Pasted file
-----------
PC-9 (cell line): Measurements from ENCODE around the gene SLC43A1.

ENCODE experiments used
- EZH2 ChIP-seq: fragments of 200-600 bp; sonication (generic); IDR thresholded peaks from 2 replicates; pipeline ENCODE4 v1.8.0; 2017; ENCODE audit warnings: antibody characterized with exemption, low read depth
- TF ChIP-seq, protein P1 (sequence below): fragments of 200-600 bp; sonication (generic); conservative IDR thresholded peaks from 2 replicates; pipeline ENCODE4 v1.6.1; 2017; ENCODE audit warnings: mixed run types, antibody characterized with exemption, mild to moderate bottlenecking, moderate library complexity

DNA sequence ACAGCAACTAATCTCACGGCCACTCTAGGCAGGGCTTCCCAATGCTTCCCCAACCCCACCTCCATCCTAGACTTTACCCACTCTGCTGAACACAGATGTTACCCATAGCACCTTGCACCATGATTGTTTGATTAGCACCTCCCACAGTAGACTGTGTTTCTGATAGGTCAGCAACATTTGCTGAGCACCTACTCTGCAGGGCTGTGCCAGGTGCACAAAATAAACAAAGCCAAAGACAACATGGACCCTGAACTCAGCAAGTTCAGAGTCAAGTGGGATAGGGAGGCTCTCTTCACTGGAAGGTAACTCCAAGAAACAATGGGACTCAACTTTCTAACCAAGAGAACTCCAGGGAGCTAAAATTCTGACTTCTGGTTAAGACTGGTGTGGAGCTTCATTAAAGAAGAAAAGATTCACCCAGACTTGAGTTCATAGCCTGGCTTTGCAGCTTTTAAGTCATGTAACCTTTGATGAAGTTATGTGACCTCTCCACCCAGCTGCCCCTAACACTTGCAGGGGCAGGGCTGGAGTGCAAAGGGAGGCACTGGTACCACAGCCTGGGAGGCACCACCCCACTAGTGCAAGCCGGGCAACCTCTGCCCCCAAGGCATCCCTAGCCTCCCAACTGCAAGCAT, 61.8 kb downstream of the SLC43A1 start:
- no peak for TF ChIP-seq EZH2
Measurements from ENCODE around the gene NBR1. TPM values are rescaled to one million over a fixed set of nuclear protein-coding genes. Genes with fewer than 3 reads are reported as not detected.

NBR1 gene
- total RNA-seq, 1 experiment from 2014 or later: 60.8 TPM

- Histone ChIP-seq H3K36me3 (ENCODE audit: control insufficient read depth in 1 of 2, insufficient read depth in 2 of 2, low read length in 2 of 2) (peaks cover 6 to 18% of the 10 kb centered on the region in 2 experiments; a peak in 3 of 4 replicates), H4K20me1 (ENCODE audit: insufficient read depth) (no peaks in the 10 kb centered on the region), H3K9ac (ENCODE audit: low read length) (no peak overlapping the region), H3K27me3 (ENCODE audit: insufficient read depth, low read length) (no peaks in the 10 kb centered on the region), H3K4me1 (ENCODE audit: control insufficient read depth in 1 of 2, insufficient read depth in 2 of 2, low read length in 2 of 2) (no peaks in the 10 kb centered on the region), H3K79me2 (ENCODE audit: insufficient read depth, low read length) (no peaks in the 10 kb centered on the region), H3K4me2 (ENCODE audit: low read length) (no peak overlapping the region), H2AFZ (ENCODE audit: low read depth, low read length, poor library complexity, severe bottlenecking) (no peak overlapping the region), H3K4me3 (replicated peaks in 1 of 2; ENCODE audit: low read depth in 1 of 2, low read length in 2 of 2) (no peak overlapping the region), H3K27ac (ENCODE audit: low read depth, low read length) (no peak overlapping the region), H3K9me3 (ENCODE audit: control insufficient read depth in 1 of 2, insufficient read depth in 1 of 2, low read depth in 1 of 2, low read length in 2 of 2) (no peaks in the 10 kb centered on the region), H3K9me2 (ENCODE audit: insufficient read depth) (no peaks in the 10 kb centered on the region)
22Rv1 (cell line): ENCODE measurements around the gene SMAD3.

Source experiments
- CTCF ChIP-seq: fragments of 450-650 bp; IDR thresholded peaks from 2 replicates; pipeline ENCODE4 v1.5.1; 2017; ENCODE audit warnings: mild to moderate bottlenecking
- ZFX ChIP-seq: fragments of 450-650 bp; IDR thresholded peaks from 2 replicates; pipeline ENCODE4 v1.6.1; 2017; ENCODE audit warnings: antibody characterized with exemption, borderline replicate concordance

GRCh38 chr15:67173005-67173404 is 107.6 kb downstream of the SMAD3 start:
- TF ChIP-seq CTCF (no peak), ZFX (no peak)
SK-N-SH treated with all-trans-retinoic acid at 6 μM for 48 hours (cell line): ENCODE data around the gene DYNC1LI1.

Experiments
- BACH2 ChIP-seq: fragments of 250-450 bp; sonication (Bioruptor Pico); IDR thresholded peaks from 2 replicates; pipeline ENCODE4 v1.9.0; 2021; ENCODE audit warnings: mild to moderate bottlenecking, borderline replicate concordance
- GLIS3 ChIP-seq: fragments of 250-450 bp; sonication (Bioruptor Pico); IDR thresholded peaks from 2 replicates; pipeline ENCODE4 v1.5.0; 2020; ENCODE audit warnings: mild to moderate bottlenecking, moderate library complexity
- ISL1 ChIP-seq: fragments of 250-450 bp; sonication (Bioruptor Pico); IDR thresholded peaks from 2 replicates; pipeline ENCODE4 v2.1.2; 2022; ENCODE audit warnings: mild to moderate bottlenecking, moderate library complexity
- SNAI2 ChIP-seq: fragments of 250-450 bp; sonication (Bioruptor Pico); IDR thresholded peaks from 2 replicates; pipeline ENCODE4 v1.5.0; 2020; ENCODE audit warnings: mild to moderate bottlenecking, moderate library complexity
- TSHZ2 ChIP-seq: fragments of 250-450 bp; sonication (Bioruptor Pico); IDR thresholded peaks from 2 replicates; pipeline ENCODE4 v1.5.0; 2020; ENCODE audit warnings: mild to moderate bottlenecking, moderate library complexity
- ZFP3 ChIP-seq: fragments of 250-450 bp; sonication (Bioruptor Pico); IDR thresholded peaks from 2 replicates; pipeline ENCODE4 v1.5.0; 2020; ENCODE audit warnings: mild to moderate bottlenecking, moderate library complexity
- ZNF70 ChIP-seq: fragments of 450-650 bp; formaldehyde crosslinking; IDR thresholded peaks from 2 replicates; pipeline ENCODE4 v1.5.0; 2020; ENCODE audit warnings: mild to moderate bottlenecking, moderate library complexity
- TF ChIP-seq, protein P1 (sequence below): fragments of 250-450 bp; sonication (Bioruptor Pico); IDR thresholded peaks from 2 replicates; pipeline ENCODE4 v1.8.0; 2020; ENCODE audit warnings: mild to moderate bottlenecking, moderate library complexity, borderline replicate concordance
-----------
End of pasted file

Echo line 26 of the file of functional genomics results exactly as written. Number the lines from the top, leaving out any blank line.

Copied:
- TF ChIP-seq, protein P1 (sequence below): fragments of 250-450 bp; sonication (Bioruptor Pico); IDR thresholded peaks from 2 replicates; pipeline ENCODE4 v1.8.0; 2020; ENCODE audit warnings: mild to moderate bottlenecking, moderate library complexity, borderline replicate concordance